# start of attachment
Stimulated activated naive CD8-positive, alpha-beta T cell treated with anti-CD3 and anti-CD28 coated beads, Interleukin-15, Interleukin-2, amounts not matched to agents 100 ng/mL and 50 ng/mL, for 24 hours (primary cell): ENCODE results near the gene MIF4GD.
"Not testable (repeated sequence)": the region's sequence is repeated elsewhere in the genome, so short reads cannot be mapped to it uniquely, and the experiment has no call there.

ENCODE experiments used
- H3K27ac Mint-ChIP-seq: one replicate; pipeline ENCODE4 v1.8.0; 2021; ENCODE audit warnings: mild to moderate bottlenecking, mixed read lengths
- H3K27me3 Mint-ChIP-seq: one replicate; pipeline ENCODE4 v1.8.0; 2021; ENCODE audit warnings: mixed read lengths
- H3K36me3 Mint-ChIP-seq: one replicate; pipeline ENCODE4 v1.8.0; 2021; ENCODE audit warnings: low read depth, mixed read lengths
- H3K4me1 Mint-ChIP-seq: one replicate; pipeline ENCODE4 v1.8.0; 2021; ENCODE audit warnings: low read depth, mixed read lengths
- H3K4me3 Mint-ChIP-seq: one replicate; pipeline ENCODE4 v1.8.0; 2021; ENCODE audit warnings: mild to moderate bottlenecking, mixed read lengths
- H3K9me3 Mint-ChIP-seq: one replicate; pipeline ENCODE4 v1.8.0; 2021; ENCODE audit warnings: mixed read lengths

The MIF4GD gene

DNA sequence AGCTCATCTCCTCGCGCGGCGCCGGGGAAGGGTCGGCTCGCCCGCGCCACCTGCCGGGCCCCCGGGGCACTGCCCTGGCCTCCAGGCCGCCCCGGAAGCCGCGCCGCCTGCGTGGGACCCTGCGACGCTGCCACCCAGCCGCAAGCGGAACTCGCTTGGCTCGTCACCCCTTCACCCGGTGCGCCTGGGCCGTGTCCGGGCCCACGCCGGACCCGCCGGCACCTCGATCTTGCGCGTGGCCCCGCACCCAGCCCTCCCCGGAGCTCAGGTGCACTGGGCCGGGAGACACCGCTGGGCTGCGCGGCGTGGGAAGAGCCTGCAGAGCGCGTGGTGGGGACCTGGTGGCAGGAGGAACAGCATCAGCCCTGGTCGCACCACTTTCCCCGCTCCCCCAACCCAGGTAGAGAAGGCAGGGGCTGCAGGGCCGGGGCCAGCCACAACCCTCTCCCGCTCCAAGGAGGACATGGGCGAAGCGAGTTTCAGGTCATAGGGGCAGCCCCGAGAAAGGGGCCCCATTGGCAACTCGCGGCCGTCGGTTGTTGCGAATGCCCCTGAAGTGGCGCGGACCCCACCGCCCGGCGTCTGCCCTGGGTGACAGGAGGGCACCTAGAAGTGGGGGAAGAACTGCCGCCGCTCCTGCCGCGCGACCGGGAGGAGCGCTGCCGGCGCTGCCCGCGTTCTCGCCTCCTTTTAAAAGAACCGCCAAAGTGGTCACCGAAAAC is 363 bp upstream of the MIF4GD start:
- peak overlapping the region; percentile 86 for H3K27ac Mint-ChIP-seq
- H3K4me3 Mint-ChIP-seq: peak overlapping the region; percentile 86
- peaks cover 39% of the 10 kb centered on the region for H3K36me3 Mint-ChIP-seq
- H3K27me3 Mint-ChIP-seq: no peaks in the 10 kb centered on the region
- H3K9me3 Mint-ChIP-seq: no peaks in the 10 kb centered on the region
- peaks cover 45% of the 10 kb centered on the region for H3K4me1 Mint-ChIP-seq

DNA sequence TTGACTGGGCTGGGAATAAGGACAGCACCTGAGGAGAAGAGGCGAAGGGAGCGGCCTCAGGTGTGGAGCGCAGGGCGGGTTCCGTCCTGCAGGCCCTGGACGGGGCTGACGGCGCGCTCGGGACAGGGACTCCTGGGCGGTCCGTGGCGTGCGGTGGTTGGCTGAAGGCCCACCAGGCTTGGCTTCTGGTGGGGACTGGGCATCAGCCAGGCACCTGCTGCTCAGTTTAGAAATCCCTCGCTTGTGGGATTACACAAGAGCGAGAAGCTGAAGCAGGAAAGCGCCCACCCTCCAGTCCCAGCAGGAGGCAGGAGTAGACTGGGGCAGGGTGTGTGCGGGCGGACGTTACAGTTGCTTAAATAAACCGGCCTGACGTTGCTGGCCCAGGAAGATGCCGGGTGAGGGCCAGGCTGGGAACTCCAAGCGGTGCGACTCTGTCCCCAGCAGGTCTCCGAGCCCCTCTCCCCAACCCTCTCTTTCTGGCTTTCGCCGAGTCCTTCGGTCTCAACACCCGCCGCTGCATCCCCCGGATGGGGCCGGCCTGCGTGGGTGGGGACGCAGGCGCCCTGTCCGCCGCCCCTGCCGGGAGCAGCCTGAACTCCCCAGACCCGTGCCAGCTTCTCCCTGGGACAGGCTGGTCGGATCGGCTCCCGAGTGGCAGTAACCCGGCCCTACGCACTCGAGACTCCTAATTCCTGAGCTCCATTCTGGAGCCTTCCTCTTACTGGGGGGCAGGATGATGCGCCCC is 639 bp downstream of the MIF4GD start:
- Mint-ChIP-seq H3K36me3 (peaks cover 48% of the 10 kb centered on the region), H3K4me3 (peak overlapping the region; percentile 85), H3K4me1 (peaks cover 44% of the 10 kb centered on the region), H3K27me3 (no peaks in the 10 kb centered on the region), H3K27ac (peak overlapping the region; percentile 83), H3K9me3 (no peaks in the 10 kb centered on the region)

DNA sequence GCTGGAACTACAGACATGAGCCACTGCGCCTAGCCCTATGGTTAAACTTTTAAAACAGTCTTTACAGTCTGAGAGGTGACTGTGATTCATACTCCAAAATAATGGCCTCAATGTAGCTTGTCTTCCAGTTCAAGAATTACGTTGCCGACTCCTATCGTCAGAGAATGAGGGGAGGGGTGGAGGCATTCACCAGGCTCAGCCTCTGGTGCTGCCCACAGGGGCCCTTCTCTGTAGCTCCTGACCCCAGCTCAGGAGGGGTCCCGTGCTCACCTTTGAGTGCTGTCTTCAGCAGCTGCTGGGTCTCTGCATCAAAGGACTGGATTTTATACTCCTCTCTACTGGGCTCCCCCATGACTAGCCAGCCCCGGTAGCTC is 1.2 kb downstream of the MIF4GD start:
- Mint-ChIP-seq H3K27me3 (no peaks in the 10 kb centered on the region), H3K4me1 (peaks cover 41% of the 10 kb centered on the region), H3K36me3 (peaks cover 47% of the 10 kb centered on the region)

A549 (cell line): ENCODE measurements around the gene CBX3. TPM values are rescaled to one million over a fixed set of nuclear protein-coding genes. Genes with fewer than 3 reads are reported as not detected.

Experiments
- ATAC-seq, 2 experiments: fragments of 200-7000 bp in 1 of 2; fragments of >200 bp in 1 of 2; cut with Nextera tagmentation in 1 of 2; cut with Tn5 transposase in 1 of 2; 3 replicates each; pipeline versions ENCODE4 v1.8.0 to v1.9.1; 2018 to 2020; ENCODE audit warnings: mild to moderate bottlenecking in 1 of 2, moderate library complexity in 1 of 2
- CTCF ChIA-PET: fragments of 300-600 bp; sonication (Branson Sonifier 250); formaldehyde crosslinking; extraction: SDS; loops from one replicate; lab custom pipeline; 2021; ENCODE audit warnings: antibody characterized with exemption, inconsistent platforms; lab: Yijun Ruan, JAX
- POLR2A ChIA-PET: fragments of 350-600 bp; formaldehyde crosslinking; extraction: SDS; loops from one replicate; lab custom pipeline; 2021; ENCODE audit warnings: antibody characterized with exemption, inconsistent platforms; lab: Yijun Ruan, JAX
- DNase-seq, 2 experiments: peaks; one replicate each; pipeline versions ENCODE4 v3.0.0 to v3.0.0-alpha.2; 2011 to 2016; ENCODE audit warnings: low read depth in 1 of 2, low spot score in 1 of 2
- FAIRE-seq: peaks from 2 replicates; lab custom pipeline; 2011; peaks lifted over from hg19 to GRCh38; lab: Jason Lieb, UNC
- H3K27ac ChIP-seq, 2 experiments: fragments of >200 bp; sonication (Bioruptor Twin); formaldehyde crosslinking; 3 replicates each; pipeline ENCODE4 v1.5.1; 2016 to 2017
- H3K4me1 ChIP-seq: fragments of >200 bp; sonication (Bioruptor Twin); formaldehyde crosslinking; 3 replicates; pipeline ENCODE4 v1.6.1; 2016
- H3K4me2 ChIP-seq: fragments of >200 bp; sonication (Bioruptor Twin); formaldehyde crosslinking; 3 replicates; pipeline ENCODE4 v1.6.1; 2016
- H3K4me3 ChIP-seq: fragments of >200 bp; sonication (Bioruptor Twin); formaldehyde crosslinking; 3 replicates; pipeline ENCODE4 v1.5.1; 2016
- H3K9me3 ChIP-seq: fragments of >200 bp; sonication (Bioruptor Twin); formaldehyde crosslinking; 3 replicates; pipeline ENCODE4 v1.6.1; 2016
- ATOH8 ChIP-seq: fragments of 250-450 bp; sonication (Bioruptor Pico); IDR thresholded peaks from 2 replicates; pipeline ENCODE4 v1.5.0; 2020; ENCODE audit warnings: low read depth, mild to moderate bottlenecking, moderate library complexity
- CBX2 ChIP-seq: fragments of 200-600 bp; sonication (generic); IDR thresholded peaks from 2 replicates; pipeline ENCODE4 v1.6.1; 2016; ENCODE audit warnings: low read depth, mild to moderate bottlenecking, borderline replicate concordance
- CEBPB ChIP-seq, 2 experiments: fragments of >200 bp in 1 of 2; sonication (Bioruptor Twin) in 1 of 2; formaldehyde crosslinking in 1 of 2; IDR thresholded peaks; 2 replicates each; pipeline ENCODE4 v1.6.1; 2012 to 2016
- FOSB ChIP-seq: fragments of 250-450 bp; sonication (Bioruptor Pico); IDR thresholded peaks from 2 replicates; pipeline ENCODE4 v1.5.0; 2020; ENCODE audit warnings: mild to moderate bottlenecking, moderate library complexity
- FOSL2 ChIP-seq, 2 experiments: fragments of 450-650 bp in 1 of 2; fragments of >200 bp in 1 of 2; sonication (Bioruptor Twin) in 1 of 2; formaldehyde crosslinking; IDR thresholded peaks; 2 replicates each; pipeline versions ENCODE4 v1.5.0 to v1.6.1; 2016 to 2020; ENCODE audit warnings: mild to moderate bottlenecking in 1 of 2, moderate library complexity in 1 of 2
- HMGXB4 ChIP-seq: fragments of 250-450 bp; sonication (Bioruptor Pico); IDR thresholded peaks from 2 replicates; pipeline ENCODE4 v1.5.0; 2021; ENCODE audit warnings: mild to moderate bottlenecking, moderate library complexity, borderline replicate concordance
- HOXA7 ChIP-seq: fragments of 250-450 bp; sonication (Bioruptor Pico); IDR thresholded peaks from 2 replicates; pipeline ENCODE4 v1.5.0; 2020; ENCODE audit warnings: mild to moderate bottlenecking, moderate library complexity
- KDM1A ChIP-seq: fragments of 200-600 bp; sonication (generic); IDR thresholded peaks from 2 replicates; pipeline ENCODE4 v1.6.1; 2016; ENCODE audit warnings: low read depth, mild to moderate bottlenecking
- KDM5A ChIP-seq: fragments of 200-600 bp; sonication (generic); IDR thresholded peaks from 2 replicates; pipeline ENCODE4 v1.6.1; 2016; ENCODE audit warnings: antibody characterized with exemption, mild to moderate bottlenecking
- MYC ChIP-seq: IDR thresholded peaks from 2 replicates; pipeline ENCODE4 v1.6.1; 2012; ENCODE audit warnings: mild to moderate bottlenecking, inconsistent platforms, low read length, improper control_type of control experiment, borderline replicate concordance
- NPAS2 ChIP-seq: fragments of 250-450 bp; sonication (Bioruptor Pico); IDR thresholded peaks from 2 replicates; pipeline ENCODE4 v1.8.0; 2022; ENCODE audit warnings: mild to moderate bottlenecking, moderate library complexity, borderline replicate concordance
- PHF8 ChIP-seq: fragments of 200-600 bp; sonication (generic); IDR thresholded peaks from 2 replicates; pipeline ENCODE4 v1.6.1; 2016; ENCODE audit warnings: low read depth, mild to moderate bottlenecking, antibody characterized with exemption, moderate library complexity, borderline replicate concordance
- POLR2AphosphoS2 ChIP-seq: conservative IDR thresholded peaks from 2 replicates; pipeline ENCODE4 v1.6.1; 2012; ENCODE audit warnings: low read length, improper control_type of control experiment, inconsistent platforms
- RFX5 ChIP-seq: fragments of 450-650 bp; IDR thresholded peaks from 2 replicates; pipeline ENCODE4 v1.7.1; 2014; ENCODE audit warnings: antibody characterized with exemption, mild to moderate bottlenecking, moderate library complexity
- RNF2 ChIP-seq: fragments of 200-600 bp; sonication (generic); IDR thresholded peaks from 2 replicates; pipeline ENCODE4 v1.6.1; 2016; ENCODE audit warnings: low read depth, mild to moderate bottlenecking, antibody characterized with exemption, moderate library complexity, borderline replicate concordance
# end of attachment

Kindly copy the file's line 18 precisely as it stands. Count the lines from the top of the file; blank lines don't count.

DNA sequence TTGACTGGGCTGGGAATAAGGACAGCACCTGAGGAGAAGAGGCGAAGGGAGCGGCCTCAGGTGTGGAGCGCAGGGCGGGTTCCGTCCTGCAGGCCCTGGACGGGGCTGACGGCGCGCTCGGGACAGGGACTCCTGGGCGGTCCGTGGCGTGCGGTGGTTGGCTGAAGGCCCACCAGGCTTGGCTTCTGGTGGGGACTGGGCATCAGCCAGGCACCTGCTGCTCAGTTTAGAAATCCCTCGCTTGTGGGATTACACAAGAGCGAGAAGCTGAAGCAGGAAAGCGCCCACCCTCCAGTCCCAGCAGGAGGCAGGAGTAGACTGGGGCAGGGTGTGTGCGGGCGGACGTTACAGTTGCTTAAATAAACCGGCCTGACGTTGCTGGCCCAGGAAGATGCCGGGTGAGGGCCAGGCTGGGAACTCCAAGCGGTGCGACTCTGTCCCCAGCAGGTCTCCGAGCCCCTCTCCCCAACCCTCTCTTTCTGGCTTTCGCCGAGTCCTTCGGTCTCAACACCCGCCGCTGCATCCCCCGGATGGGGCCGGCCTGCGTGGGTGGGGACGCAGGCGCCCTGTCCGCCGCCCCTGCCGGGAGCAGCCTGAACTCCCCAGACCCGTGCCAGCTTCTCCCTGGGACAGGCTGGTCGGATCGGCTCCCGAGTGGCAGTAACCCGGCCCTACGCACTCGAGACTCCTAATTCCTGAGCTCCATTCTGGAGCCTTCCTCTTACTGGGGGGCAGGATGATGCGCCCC is 639 bp downstream of the MIF4GD start: